Have you been looking for games that teeter towards cyberpunk-esque worlds? Or something more akin to LA Noire with myriads of mysteries waiting to be uncovered? If you answered yes to any of these questions, bonus if you said yes to both, then Song of Farca is perfect for you. Developed by Wooden Monkeys and Published by both Alawar Premium and East2West Games respectively, Song of Farca is a hybrid mystery/puzzle game that leans heavily into a prepubescent cyperpunk-ish world, and at once it entices the player with free-form gameplay loops and enthralling storylines. You play as Issabella Song, a Farcan immigrant convicted of an assault charge and placed under house arrest, and home is where you will remain throughout the game.
What stands out at first glance is the UI and the almost Faustian vow to immersion, what with having the player unable to interact with the UI if Isabella, Izy for short, is away from the computer; These little tidbits usually happen in between cases, and while it can be a little tedious at times, it usually does service to the protagonist as it shows what she does in her daily-life (it also gives us little interactions with Izy’s disabled pooch, Scooter, who is just plain out adorable). The UI is also split into two different screens, one being Izy’s apartment, and the other being her desktop, and that is basically what you will be perusing throughout your cases.
While Song of Farca doesn’t do anything revolutionary with its gameplay loop, there is something particularly captivating about it. The UI rarely holds your hands during investigations, and it encourages to investigate freely (to an extent, of course), which allows the main character, Izy, to follow up on leads, analyze chemicals, and even delve deep into internet presence of a suspect in whatever order they desire. These little aspects of the game allow one to immerse themselves as a freelance investigator, and how you approach an investigation could lead to some serious consequences. For example, there was a specific case that at first seemed like a grounded, innocuous job soon turned into life-or-death scenarios for two side-characters due to my reckless approach, and it landed me in some hot water. This type of storytelling is incredibly rare in the contemporary market, as choices usually end up with the same scenarios, slightly different dialogues, but SoF does an incredible job at distinguishing itself in terms of writing, as it feels like choices do matter. This is primarily evidenced by the latter storyline I had just spoken about as an entirely different person would have been killed if I had approached the case dissimilarly.
Another aspect of Song of Farca is the puzzle/hacking element, and going forward, one must know that there is nothing really animated outside of Izy’s apartment. The hacking/puzzles take an isometric view to a series of cameras, tablets, distractions, routers, and various other interactable to assist Izy in collecting information, following up on leads, and/or finding incriminating evidence. While these aren’t necessarily too enthralling, they add a welcome layer to the game, and it keeps your brain moving throughout an entire case. There is also a minor degree of code-breaking, as finding out someone’s desktop password usually involves a riddle for you to solve.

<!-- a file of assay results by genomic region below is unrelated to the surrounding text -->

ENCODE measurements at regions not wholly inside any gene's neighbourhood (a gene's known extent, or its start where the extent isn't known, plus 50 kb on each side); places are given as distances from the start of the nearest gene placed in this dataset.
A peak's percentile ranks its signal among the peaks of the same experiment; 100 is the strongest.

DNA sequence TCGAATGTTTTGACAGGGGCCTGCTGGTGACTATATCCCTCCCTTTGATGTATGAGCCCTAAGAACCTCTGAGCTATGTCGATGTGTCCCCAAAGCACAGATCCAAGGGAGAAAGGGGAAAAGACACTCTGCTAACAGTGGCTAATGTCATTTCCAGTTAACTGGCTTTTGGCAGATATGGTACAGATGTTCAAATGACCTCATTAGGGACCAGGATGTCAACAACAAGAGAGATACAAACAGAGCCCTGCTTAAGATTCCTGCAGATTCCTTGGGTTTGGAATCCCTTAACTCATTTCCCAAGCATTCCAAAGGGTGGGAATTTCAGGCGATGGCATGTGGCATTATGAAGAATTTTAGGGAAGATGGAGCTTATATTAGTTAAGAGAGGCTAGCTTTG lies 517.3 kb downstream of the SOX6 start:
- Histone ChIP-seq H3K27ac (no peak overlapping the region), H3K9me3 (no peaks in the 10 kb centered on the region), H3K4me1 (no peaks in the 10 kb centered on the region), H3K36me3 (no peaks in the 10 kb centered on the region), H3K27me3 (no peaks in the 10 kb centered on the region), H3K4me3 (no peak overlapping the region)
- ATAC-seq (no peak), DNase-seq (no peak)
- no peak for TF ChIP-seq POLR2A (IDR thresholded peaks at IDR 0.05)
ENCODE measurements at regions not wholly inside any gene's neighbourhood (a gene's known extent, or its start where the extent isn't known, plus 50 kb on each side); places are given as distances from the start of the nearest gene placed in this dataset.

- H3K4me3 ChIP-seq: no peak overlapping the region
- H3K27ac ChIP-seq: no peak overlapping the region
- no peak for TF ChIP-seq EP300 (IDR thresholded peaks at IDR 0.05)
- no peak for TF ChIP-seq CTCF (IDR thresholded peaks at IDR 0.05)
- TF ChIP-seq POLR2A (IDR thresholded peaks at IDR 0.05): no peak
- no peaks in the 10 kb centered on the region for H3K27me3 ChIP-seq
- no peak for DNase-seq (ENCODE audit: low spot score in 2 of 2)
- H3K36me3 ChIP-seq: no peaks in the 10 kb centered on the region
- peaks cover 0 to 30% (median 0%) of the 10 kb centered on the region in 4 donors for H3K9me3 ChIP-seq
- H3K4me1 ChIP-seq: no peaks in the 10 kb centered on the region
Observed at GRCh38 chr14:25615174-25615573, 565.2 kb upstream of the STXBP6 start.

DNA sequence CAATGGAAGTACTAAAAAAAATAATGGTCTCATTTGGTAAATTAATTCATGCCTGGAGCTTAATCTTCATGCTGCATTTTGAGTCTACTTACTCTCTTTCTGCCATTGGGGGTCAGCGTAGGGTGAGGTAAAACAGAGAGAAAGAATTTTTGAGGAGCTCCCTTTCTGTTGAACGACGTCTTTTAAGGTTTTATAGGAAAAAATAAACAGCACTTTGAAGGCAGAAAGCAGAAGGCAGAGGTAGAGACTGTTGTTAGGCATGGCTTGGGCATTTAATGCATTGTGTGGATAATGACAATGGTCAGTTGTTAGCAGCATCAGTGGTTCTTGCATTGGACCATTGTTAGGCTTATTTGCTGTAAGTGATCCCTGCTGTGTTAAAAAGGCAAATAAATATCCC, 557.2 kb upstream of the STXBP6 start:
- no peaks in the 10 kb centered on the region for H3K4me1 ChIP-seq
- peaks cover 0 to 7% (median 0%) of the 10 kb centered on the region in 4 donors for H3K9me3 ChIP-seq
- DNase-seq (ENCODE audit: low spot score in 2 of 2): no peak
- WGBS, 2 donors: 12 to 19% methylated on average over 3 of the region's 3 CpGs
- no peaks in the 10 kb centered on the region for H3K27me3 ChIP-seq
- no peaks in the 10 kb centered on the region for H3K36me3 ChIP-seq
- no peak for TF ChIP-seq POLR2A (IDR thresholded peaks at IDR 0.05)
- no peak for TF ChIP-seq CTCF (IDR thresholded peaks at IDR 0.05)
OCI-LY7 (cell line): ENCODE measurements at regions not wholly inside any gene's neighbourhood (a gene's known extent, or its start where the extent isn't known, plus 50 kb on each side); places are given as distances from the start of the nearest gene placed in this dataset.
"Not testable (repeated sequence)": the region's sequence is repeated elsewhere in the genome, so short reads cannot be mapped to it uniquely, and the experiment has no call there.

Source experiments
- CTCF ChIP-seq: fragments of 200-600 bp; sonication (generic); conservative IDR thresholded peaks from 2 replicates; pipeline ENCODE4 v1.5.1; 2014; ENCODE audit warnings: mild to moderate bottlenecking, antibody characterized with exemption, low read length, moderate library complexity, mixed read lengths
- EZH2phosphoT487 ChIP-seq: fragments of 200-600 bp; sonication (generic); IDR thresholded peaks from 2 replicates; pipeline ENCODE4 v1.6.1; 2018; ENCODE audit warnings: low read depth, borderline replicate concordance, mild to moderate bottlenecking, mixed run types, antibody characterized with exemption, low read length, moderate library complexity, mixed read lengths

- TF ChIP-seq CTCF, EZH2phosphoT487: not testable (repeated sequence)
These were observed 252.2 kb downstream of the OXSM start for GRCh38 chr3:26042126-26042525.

While I have praised SoF thoroughly, there is some minor nit-picks I have with the game. While the storytelling is altogether amazing and well-put together, some dialogue options just seem a little too on the nose, or even unmerited, but these are very few and far in between.
The final aspect of Song of Farca that really stands out is the music; I cannot stress this enough, but the soundtrack is incredible. The overall ambience and subdued, yet punctuated, music further drive the player into this state of immersion, as it just feels like they themselves are behind the computer; with their headphones in, drinking whatever peaks their vice, while hunching over trying to piece together a puzzle.
If any of these aspects seem interesting to you, I highly recommend this game, as I score it a solid 9.5/10 (It would have been more if there were more things to look at other than the apartment, such as actually seeing security footage). Song of Farca is a standout, unique, and mesmerizing experience to any mystery-oriented fanatic, while also being accessible to new players, and it is absolutely one you do not want to miss.
Check Out the Song of Farca Trailer:
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Whether it be diving deep into uncharted oceanic depths, wading through knee-deep pools of demon blood, or taking a leisurely walk through a fictional western frontier, I am always eager to explore previously unknown sectors of the creative space, impatiently overturning every stone begging to be flipped over. Dabbling in both speculative and realistic fiction, with a sprinkle of journalistic fanaticism, I enjoy any game that displays narrative magnificence, or if it's just plain fun!